Rangers: Paul Murray can help board - Dave King

Rangers' annual general meeting is on Thursday

Dave King is urging the current Rangers regime to offer an "olive branch" to supporters by inviting rival Paul Murray onto the board.

And the former Ibrox director remains "more than keen" to get involved with the running of the club.

Murray is among a group of challengers who are destined not to win enough votes to join the board at Thursday's annual general meeting of shareholders.

But King thinks hiring Murray would be well received by fans.

However, Murray, also a former director, later told BBC Scotland that he would not work alongside finance director Brian Stockbridge.

Murray and his fellow "requisitioners" Malcolm Murray, Alex Wilson and Scott Murdoch will not win sufficient backing for directorships, with figures of proxy votes indicating chairman David Somers, chief executive Graham Wallace, Stockbridge and two other directors will be re-elected.

"I would hope that if this does turn out to be true they will reach out a little bit and invite Paul Murray onto the board," said King.

"I think it would help them, if their position is secure and they know it to be secure, to at least get Paul on board.

"I can't comment on Malcolm Murray and whether he should be invited on as I have only met him a couple of times and that's the same with the other two gentlemen, who I don't know at all.

"But it would really help the incumbents to get someone of Paul's experience onto the board. He's a good Rangers man and a good businessman. He knows what it's about and is interested in the club for all the right reasons. It makes good business sense.

"I think it would send the right signal - almost an olive branch - to the supporters. It would be a very smart thing to do. It would be a very sensible, pragmatic and practical gesture from the board.

"That might help the fans because they would have a high level of confidence in Paul's attitude and experience. They would know he would be there for the right reasons and for the long-term."

The battle for boardroom control has been acrimonious and Rangers are calling for Murray to withdraw his accusation that the incumbent board may have leaked voting figures ahead of the AGM.

"The board are dismayed that an experienced businessman with knowledge of city practises could suggest that our board would leak information to the media," said a club spokesman.

"In point of fact, the board did not have the final voting figures and therefore it would have been physically impossible to leak anything."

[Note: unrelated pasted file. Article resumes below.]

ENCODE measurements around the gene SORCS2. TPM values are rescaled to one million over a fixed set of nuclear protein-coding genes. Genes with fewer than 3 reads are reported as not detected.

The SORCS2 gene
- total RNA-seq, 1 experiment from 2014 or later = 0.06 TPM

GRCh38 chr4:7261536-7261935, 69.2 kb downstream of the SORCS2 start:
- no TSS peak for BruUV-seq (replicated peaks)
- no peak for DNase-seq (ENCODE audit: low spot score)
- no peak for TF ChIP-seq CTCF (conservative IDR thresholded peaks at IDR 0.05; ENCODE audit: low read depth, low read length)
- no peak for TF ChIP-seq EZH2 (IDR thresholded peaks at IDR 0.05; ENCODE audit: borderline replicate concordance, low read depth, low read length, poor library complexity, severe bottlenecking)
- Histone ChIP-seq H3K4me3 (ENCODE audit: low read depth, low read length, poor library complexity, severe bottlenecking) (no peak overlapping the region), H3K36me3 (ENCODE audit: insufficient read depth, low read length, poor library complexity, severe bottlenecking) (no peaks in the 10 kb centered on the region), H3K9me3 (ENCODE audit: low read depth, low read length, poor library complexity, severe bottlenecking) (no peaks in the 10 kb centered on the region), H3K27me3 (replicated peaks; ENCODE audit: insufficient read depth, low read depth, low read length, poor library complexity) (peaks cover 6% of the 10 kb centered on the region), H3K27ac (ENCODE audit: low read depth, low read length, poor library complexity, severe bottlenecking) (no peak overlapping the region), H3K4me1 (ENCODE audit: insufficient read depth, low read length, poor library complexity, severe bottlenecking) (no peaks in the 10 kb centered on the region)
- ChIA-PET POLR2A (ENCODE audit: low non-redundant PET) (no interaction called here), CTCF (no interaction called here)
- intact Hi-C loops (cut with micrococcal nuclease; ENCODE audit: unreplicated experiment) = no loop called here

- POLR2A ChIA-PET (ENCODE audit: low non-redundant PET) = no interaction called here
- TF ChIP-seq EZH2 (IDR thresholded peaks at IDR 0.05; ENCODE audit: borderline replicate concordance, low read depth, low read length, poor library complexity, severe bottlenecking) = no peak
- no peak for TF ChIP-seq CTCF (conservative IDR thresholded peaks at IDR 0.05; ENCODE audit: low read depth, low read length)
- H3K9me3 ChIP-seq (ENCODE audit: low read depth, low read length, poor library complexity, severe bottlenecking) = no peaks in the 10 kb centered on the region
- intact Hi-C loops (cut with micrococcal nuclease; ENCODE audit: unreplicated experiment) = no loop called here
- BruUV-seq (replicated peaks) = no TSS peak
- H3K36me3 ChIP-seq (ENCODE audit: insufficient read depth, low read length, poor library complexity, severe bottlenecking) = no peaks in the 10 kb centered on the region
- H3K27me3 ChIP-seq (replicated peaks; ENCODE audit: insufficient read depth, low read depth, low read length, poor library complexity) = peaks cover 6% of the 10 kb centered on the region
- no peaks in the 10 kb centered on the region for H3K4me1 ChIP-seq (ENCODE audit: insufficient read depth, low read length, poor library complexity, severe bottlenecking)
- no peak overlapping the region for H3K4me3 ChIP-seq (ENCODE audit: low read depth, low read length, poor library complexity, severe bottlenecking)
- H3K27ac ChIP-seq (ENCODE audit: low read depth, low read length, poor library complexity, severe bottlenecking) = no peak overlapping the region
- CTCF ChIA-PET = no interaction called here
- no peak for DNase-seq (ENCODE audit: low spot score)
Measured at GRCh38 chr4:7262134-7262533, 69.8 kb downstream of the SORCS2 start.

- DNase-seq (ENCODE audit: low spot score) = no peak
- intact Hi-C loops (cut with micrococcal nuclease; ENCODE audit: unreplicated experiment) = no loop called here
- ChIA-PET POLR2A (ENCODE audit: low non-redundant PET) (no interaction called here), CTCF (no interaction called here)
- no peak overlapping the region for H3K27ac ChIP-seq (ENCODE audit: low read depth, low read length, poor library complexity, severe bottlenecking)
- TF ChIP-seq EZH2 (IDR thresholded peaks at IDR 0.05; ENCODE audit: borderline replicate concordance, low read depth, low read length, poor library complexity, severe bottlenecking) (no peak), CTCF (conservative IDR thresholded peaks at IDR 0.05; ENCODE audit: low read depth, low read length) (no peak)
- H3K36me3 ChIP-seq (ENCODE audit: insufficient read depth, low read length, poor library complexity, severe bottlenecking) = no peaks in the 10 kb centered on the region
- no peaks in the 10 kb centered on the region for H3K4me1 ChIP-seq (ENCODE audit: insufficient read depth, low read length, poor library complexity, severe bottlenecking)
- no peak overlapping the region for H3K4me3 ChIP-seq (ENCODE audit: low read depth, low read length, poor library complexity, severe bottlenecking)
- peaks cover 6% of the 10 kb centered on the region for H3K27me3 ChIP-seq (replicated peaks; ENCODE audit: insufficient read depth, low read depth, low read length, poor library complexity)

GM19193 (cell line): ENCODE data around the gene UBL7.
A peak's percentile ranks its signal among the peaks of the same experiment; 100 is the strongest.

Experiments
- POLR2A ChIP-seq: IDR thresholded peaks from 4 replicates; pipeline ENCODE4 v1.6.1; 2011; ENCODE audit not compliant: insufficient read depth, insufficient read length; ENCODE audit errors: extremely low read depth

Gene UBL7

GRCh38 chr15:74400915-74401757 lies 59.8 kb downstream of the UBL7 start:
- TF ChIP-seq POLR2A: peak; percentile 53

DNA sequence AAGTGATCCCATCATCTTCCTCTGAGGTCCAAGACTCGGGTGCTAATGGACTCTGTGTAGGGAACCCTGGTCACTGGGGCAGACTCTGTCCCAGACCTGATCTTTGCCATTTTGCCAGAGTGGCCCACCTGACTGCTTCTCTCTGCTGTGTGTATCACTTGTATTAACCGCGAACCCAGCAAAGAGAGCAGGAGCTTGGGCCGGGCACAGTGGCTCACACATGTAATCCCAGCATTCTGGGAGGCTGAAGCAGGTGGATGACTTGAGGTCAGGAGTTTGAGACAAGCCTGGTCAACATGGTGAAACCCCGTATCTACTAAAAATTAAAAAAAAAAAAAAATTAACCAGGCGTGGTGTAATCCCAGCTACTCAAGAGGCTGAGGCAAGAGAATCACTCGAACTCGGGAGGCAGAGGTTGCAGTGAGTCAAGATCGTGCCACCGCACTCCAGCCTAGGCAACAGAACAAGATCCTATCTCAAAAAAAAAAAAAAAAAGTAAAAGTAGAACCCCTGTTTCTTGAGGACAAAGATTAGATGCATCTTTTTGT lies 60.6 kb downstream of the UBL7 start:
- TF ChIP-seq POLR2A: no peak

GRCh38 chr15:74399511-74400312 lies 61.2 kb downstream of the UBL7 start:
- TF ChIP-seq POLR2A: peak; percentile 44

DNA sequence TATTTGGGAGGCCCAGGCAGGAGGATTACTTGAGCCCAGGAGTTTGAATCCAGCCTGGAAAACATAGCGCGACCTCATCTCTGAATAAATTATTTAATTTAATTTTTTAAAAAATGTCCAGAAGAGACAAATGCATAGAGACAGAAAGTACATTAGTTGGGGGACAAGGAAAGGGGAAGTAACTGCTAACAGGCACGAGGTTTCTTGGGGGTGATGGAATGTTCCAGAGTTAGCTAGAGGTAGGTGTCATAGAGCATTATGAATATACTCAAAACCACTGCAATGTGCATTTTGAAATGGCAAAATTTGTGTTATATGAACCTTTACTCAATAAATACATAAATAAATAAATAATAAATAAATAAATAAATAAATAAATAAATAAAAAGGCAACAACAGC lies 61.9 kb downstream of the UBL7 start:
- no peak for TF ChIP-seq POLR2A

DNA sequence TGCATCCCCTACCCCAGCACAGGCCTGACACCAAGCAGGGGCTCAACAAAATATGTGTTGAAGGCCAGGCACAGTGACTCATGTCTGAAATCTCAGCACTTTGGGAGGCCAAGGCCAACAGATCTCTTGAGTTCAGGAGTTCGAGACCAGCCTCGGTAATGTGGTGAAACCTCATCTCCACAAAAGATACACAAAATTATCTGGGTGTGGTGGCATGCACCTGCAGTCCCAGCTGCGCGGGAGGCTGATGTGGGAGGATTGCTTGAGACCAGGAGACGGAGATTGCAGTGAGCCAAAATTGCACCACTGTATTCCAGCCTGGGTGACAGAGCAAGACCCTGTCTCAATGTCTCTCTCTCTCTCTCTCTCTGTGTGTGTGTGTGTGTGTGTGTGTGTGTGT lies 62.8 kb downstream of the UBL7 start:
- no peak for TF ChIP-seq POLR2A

Murray was quoted saying: "The only two groups privy to this information would be Capita (who will verify the poll) or the Rangers board. If either of those parties have indeed leaked this data then it is an extremely serious matter."

Paul Murray
Murray will not get enough backing from shareholders for a place on the Ibrox board

Capita have since released a statement saying they "observe the highest standards of confidentiality and integrity as a matter of course" but add that they will conduct "a detailed investigation into the circumstances surrounding the alleged leak of information".

Fans used a red card protest to signal their displeasure with the current regime during their last home game but South Africa-based King, who invested £20m in Rangers during Sir David Murray's reign as chairman, believes the board can win over their critics.

"One of the difficulties that the Rangers fans have had for a couple of years now is that they haven't been anywhere near the top of anyone's considerations about what's been happening at the club," said King.

"They have been dealt with once or twice a year when the club needed money from season tickets.

"There's been so much bickering and squabbling, changes in ownership and arguments about who is behind it all and who is not.

"But the one thing we will get after Thursday is some certainty.

"Am I still keen to get involved? Absolutely, absolutely. More than keen."

On the eve of the AGM, Murray repeated his concerns about the club's finances and ability to attract investment, although he described himself as a "great supporter of Dave King".

"Anyone can see the club needs more money," he told BBC Scotland. "It's the most fundamental thing the club is facing.

"I can only go by my own calculations but Brian Stockbridge said publicly that there would be £1m left by April and there have been some high-profile pay-offs since then."

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